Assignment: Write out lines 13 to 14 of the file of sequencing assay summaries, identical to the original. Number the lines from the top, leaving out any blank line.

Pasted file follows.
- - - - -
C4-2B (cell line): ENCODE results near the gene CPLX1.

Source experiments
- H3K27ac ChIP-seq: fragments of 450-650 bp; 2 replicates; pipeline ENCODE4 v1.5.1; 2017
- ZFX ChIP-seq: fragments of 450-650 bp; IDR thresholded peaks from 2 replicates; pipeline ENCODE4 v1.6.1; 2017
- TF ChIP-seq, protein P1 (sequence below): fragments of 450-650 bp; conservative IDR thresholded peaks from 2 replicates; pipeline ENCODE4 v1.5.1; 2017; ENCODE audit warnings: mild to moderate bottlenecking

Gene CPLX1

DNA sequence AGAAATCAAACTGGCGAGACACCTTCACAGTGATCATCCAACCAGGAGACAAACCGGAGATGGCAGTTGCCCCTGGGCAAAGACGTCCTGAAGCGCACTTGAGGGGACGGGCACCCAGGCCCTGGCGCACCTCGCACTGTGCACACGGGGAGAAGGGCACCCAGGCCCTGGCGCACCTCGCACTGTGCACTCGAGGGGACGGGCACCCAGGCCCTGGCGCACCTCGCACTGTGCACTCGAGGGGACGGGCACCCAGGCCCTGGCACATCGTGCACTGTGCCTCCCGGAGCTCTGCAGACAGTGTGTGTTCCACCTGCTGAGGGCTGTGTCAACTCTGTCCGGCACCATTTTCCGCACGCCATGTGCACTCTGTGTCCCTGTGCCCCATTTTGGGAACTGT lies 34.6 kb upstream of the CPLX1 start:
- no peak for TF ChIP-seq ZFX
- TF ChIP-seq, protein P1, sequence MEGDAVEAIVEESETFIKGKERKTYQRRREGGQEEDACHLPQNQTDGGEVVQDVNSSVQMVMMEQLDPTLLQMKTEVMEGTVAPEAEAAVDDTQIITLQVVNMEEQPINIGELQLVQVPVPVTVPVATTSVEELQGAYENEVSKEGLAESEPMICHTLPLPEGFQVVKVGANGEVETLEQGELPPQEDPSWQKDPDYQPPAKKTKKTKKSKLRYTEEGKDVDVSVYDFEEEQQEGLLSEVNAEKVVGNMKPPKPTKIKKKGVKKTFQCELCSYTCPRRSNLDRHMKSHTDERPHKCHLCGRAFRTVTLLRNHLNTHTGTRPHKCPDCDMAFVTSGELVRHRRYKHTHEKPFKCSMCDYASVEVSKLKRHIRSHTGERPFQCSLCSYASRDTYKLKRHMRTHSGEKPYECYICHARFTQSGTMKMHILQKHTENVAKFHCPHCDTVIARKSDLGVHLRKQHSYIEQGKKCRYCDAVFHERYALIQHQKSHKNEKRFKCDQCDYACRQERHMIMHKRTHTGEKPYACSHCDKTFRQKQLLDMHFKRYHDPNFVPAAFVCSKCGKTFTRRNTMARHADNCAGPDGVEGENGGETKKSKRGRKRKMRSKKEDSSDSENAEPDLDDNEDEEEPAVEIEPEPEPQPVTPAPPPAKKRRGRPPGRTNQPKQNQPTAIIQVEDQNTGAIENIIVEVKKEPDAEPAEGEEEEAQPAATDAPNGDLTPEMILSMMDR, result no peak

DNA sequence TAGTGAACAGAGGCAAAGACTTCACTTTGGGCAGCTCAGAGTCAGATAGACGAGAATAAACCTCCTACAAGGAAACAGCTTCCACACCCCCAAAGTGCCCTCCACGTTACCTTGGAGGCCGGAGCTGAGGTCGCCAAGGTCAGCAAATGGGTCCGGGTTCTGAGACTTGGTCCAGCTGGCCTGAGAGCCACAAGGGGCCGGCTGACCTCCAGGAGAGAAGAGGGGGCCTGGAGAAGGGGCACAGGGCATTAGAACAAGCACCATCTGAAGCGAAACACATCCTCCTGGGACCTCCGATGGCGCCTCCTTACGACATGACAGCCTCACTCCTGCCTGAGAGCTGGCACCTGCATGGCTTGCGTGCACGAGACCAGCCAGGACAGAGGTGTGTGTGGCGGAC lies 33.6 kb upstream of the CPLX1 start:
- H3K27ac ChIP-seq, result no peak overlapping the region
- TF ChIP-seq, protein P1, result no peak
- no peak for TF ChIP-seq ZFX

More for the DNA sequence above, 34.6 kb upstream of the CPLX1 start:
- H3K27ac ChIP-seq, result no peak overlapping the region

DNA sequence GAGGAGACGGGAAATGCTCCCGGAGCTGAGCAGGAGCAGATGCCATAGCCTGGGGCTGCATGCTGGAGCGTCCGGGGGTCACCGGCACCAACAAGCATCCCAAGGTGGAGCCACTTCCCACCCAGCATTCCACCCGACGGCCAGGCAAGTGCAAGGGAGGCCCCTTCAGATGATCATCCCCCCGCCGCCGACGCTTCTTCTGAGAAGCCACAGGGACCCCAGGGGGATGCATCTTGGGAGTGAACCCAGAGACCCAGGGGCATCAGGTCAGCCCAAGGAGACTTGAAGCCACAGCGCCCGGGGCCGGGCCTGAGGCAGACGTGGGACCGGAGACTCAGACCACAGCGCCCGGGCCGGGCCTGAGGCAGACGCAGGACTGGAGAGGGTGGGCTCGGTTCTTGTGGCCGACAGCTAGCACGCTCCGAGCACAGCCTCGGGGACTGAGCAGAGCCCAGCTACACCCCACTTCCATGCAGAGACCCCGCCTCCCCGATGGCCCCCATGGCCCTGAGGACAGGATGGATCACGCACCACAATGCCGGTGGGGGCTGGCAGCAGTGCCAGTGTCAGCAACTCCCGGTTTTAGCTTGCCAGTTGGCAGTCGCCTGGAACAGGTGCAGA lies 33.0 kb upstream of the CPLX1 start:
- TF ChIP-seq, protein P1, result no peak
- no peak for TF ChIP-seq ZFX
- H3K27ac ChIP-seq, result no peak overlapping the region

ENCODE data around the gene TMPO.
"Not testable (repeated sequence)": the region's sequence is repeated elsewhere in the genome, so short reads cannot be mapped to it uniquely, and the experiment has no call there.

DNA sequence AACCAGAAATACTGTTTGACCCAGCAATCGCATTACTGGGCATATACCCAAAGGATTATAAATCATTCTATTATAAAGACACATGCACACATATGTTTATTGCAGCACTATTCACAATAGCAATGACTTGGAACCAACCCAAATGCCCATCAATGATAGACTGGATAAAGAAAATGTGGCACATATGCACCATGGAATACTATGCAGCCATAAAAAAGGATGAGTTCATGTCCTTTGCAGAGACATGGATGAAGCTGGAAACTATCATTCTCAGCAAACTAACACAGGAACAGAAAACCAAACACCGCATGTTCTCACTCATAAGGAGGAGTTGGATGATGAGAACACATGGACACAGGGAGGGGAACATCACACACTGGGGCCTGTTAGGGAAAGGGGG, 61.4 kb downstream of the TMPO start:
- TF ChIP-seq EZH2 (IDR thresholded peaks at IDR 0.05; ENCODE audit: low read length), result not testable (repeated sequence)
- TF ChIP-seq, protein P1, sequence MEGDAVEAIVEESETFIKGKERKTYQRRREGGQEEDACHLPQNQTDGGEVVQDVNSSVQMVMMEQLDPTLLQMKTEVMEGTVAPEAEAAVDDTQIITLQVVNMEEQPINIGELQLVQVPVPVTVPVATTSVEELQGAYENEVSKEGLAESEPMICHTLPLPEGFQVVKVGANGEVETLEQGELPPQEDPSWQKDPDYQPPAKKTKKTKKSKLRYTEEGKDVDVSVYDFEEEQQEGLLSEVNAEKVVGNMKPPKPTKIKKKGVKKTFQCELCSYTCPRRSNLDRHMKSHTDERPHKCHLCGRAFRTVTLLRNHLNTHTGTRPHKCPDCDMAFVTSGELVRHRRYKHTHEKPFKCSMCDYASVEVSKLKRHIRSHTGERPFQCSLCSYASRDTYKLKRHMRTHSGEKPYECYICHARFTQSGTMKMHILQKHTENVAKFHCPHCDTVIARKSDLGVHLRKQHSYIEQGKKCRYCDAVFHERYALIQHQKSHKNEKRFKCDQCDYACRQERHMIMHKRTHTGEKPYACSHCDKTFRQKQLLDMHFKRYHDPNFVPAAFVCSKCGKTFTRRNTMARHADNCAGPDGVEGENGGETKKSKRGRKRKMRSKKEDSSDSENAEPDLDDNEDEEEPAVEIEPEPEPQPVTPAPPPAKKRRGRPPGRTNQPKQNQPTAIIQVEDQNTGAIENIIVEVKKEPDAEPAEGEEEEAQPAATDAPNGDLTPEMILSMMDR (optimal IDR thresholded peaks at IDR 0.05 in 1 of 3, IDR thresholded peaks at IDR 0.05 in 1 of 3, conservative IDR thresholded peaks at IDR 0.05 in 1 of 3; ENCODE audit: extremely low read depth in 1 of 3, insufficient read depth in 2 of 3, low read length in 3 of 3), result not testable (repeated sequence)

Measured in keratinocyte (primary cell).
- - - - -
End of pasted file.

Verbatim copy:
- no peak for TF ChIP-seq ZFX

More for the DNA sequence above, 34.6 kb upstream of the CPLX1 start: